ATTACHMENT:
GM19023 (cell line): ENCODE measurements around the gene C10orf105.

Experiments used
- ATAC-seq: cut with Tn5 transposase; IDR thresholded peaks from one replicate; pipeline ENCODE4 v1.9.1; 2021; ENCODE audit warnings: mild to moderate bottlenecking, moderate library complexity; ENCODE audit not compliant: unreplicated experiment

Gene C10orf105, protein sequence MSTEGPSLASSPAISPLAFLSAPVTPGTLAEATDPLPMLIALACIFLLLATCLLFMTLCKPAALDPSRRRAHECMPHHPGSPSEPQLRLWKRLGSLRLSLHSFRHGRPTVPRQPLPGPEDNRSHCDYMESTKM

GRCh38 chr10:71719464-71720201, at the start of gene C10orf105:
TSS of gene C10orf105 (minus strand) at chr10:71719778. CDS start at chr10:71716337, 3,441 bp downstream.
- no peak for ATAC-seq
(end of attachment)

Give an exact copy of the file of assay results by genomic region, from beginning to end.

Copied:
GM19023 (cell line): ENCODE measurements around the gene C10orf105.

Experiments used
- ATAC-seq: cut with Tn5 transposase; IDR thresholded peaks from one replicate; pipeline ENCODE4 v1.9.1; 2021; ENCODE audit warnings: mild to moderate bottlenecking, moderate library complexity; ENCODE audit not compliant: unreplicated experiment

Gene C10orf105, protein sequence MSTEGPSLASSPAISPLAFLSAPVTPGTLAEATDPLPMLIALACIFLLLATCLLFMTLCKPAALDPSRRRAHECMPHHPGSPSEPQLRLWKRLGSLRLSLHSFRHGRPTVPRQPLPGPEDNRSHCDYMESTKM

GRCh38 chr10:71719464-71720201, at the start of gene C10orf105:
TSS of gene C10orf105 (minus strand) at chr10:71719778. CDS start at chr10:71716337, 3,441 bp downstream.
- no peak for ATAC-seq